Biden vows support to Ukraine, offers $60 million in new security aid

WION Web Team
Washington, United StatesUpdated: Jan 27, 2022, 08:52 PM IST


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Biden has offered Kyiv $60 million in new security aid including Javelin anti-armor systems and other 'defensive lethal and nonlethal capabilities'

US President Joe Biden has vowed to support Ukrainian President Volodmyr Zelenskiy as it grapples with aggression from Moscow.

Biden told the Ukrainian president in the Oval Office, "The United States remains firmly committed to Ukraine's sovereignty and territorial integrity in the face of Russian aggression and our support for Ukraine's Euro-Atlantic aspirations."

From NATO membership to Nord Stream 2 pipeline several topics of mutual interests were discussed by the two leaders.

Biden has offered Kyiv $60 million in new security aid including Javelin anti-armor systems and other "defensive lethal and nonlethal capabilities."

However, Biden has shown no sign of moving on Ukraine's requests to open NATO to the eastern European country after a standoff with Russia this year in which Moscow massed additional troops and military equipment near Ukraine's borders.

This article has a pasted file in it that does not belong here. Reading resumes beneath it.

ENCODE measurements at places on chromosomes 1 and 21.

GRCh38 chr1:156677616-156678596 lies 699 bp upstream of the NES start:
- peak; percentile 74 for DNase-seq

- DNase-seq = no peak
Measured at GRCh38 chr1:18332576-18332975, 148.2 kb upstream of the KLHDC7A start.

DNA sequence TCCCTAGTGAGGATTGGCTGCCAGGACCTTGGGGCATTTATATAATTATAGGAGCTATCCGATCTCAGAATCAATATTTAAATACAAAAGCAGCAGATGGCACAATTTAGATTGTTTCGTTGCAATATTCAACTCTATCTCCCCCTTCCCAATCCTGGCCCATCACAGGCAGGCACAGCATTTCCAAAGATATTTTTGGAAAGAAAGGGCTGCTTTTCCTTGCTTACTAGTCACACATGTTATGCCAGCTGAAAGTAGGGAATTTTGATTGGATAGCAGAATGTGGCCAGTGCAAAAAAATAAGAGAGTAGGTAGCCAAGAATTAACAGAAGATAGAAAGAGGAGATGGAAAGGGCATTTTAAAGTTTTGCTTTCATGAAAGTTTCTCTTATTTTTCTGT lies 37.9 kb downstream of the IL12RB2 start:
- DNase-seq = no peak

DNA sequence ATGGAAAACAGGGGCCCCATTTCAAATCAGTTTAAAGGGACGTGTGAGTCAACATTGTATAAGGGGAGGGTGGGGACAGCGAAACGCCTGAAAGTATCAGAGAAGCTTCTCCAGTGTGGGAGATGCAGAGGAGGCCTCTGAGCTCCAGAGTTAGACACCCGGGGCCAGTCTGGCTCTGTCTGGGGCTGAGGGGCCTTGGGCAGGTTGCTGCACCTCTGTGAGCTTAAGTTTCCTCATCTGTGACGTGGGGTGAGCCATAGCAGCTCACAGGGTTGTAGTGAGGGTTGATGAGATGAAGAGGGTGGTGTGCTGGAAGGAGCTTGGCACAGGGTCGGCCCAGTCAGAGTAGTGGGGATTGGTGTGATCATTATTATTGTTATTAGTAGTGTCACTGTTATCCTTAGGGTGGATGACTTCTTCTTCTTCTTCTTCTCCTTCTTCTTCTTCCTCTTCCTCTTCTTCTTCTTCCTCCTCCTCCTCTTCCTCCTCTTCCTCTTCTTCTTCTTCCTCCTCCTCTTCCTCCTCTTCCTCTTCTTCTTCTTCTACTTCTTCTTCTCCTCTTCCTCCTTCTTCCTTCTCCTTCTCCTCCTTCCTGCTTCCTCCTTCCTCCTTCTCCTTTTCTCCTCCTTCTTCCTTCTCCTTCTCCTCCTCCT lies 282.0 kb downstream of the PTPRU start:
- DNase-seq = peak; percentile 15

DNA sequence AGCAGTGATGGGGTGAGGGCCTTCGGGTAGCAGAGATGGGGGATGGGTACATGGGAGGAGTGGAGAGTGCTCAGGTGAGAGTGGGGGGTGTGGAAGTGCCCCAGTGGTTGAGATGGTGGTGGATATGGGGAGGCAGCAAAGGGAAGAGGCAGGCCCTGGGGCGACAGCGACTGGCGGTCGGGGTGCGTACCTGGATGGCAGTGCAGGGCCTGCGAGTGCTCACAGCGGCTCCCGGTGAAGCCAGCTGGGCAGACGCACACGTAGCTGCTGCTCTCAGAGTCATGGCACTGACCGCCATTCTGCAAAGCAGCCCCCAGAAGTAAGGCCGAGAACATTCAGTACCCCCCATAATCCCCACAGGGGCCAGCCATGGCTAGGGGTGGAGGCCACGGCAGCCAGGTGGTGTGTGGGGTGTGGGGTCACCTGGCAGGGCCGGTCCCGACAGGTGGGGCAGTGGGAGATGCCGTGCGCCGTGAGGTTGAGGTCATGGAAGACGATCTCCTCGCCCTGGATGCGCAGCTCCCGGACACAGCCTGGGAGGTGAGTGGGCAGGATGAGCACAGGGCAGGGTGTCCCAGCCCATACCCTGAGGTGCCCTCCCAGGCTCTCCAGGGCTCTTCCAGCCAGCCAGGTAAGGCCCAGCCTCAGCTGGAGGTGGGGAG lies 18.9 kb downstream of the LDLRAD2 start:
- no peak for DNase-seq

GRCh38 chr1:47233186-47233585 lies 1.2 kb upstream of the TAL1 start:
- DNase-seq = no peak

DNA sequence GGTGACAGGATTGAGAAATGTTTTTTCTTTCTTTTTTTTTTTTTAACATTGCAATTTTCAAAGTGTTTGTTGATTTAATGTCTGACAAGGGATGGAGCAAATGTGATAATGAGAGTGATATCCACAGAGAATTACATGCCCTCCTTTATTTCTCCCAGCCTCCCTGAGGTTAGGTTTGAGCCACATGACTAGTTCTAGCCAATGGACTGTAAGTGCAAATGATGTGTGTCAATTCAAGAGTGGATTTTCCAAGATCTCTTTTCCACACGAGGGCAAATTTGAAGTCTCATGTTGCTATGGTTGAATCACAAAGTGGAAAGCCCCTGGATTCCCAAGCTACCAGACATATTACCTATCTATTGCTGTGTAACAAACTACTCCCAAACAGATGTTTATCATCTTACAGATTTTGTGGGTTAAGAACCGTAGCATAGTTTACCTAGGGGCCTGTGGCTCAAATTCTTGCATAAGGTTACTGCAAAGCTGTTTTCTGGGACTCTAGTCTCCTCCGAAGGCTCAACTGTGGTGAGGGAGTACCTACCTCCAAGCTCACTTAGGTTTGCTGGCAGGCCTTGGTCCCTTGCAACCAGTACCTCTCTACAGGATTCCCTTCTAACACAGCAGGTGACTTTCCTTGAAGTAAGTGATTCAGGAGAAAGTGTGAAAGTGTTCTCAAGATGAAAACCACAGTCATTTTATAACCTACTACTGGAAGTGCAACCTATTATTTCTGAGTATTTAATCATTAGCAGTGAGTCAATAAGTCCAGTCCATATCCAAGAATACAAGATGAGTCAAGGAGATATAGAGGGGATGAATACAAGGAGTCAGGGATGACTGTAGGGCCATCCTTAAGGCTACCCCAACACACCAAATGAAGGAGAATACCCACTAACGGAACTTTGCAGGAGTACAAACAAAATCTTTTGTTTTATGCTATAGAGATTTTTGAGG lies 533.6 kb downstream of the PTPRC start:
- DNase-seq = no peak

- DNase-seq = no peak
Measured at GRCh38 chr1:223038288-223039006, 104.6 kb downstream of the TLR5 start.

Ukraine and Russia have been at odds since Russia annexed the Crimea peninsula from Ukraine in 2014 and backed separatists in a conflict in Ukraine's eastern Donbass region, which Ukraine says has killed 14,000 people.

White House spokeswoman Jen Psaki underscored that Ukraine needed to modernise its defense sector and advance rule-of-law reforms in order to meet NATO membership standards.

The White House visit was undoubtedly a triumph for Zelensky, who has been trying to line one up since he took office in 2019.

He is the second European leader to get a White House meeting so far under Biden.

The meeting came after the Biden administration announced a deal last month with Germany intended partly to allay Ukrainian concerns about the Nord Stream 2 pipeline being built under the Baltic Sea to carry gas from Russia's Arctic region to Germany.

The White House says it remains concerned by the geostrategic implications of the pipeline, which will funnel energy directly from Russia to Germany, bypassing the previous route through Ukraine. 

The two countries said in a joint statement after the meeting that they both oppose the project and "support efforts to increase capacity for gas supplies to Ukraine from diversified sources."

(With inputs from agencies)